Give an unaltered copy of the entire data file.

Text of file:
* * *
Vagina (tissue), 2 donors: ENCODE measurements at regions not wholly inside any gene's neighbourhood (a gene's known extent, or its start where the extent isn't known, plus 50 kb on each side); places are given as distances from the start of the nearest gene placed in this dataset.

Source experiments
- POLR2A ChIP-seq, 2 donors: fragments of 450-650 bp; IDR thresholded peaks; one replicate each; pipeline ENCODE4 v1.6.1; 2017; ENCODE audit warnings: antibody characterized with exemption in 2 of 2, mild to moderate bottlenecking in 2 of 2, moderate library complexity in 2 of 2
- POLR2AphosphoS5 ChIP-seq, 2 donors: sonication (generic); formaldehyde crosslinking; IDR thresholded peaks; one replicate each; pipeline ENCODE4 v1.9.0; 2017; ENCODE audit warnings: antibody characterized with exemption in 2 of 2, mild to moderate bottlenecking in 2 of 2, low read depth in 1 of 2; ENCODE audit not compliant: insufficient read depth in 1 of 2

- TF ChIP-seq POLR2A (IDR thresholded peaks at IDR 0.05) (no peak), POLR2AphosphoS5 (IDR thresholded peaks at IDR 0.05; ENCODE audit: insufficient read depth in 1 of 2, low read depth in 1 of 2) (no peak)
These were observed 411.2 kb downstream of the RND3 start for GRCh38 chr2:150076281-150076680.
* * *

Vagina (tissue), 2 donors: ENCODE measurements at regions not wholly inside any gene's neighbourhood (a gene's known extent, or its start where the extent isn't known, plus 50 kb on each side); places are given as distances from the start of the nearest gene placed in this dataset.

Source experiments
- POLR2A ChIP-seq, 2 donors: fragments of 450-650 bp; IDR thresholded peaks; one replicate each; pipeline ENCODE4 v1.6.1; 2017; ENCODE audit warnings: antibody characterized with exemption in 2 of 2, mild to moderate bottlenecking in 2 of 2, moderate library complexity in 2 of 2
- POLR2AphosphoS5 ChIP-seq, 2 donors: sonication (generic); formaldehyde crosslinking; IDR thresholded peaks; one replicate each; pipeline ENCODE4 v1.9.0; 2017; ENCODE audit warnings: antibody characterized with exemption in 2 of 2, mild to moderate bottlenecking in 2 of 2, low read depth in 1 of 2; ENCODE audit not compliant: insufficient read depth in 1 of 2

- TF ChIP-seq POLR2A (IDR thresholded peaks at IDR 0.05) (no peak), POLR2AphosphoS5 (IDR thresholded peaks at IDR 0.05; ENCODE audit: insufficient read depth in 1 of 2, low read depth in 1 of 2) (no peak)
These were observed 411.2 kb downstream of the RND3 start for GRCh38 chr2:150076281-150076680.